• PureMessage
• Our email gateway serving as the first line of defense
• Checks for viruses, spam and content security threats at the network edge
• Mail types – One Week from PureMessage 128 messages were released from the quarantine in the last 24 hours 3,033,828 4,434 2,282,202 747,192 Totals 443,932 686 336,624 106,622 2/24/2006 439,318 754 329,334 109,230 2/23/2006 442,404 734 329,242 112,428 2/22/2006 463,774 684 302,814 160,276 2/21/2006 468,302 668 332,176 135,458 2/20/2006 398,536 484 333,136 64,916 2/19/2006 377,562 424 318,876 58,262 2/18/2006 Total Virus Spam Other Date/time
• Top Spam Senders in 24 hours
• 1988angel@verizon.net1922julie@verizon.net
• Top Virus types – for 24 hours   Top Virus types - last 7 days   12 W32/Mytob-EF 14 W32/Mytob-GH 14 W32/MyDoom-AJ 20 W32/Mytob-CX 26 W32/Bagle-CH 26 W32/Dolebot-A 36 W32/Bagle-Zip 40 W32/Mytob-C 50 W32/Netsky-P 412 W32/Mytob-DY Count Rule 18 W32/Netsky-N 28 W32/Mytob-CX 28 W32/Bagle-CL 42 W32/Bagle-CH 48 W32/Mytob-Q 82 W32/Bagle-Zip 84 W32/Mytob-C 116 W32/Netsky-P 148 W32/Dolebot-A 774 W32/Mytob-DY Count Rule
• Truview
• Truview Portal usage:
• November: 767 high 86 mean
• December: 400 high 119 mean
• January: 438 high 104 mean
• February so far: 387 high 153 mean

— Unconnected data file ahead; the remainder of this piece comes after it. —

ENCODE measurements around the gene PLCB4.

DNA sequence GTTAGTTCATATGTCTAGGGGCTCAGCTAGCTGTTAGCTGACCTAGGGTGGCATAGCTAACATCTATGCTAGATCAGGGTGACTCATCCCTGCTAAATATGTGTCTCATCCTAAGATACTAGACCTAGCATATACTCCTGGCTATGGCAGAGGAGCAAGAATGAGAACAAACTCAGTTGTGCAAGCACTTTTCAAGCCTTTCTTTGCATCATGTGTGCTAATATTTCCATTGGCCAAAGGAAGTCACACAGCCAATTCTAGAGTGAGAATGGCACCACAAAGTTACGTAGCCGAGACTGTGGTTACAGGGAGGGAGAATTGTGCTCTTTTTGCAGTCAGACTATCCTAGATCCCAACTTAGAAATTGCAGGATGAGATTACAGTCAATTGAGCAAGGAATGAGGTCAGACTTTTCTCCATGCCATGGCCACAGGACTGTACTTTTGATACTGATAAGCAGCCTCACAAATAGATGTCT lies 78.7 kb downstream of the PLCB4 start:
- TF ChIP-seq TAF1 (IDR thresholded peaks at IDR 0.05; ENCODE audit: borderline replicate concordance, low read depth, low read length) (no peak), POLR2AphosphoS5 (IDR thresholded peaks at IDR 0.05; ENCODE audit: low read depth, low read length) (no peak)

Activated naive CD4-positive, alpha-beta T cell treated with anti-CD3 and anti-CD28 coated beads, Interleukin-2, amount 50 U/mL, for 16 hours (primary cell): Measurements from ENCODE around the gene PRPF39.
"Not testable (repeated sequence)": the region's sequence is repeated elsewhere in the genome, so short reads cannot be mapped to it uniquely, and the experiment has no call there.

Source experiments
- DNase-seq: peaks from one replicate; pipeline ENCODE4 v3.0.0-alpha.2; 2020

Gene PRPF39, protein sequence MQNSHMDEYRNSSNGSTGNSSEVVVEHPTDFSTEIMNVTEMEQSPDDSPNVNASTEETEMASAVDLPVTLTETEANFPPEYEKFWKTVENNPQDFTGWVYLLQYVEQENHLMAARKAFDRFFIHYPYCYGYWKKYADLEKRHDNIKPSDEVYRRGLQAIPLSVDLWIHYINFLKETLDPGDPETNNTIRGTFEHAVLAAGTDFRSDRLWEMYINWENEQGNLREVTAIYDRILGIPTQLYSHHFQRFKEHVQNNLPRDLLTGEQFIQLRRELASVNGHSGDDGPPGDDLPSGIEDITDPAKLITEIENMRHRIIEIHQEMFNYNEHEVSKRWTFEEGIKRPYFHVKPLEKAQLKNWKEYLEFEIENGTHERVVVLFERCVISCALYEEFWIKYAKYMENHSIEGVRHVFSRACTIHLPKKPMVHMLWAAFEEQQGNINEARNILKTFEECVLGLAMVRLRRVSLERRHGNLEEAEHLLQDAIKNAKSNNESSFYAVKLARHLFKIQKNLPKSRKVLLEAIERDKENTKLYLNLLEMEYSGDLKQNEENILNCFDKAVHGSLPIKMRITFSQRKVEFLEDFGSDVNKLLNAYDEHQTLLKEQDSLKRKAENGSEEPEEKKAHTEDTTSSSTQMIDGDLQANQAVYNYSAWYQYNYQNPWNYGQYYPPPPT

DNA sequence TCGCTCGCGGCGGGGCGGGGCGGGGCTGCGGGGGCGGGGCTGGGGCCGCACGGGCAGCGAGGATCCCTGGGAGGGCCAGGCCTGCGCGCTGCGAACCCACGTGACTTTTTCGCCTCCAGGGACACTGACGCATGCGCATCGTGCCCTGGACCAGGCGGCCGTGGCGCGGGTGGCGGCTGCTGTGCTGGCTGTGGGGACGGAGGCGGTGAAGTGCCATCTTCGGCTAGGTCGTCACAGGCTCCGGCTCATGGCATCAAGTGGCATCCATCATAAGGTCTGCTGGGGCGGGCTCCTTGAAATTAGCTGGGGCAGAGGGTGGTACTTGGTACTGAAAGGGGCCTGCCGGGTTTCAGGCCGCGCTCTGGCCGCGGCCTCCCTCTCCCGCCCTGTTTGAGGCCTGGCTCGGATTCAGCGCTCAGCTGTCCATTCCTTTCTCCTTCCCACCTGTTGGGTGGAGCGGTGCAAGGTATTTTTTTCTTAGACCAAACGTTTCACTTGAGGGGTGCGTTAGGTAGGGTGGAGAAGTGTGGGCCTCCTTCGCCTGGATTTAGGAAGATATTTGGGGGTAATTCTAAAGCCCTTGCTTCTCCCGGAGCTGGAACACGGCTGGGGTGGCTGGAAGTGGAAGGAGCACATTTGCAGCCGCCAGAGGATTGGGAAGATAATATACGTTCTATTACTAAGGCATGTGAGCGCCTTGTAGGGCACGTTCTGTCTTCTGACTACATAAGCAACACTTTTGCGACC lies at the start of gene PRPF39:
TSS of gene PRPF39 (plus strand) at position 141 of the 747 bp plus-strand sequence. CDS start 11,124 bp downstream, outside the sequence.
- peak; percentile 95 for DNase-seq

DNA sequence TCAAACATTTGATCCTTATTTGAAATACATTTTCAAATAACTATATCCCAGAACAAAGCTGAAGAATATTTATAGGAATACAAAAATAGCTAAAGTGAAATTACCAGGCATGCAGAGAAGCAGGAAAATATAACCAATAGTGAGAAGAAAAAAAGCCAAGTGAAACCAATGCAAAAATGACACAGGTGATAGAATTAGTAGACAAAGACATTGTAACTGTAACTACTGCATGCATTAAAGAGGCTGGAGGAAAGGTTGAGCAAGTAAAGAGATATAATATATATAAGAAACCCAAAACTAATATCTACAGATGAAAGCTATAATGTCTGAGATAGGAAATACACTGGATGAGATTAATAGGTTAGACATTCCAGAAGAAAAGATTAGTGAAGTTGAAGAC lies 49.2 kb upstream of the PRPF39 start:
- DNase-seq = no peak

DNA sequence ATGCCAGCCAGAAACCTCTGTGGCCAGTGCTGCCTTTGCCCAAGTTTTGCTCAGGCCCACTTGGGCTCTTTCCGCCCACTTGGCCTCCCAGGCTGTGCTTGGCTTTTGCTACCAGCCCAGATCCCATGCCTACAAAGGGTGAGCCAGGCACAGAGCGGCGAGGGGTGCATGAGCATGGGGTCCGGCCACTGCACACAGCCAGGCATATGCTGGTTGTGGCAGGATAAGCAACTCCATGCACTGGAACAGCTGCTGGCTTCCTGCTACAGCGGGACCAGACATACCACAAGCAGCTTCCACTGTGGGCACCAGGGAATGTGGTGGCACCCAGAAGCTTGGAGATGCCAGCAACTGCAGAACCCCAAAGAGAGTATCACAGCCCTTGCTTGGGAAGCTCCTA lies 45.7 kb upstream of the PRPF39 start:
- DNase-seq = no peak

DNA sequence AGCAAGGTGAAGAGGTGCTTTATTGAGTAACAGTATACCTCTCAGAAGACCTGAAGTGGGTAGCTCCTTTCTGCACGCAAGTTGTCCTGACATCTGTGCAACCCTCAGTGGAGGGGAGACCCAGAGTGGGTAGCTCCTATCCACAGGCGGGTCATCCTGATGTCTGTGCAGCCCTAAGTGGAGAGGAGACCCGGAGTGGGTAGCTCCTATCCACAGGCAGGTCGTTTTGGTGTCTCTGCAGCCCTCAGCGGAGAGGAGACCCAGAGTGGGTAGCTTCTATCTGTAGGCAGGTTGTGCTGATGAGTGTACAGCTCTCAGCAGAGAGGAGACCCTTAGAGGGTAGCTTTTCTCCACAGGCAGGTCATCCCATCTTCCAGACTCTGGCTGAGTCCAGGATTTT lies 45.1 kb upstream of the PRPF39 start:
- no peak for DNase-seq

• Custom channels:
• 148 available for personalizing content and layout
• Switches
• Two Cisco 6513s in the Data Centers in Violette Hall and McClain Hall
• Presently over 130 additional switches, consisting of 4507s and 3550s
• Routes traffic to campus network
• Windows Operating System Count
• Faculty/Staff Operating Systems
• Microsoft Windows 2000 Professional  132
• Microsoft Windows XP Professional  1883
• Student Survey Results
• 675 responses from on and off campus students
• 622 Windows
• 36 Mac
• 27 Linux
• VPN
• Offering students, faculty and staff a secure network connection between your off-site computer system and resources on the local Truman network
• Service for 1500 concurrent users
•
• Dial-up
• The dial-up system is provided for faculty and staff to provide remote access to local Truman network resources and to the Internet.
• Weekly Graph (30 Minute Average)
• Max Users  24 . Average Users  10 . Current Users  11
• Clean Access Logged on as of 11:30 this morning Linux = 14 Macintosh OSX = 78 Windows 2000 = 18 Windows XP = 1,343
• Network Printers
• 185 - Faculty and Staff Network Printers
• 43 - Student Network Printers
• Student Network Printing
• Printing last week
• Print Jobs:  12,374
• Black and White Pages:  64,851
• Color Pages:  344
• Total Printed Pages:   65,195
• Network File Storage
• Student Y drives:
• 1,197,424 files
• 90,303,116,758 bytes
• Faculty / Staff Y drives:
• 2,104,409 files
• 343,142,605,017 bytes.
• Department W: drives:
• 958,446 files
• 297,458,316,096 bytes
• Network bytes sent in the last week:
• Maximum 22,121 bytes/sec
• Average 2,753 bytes/second
• Network (future)
• Wireless Project
• Ever increasing demand for file storage
• VOIP
• Keeping pace with changing technology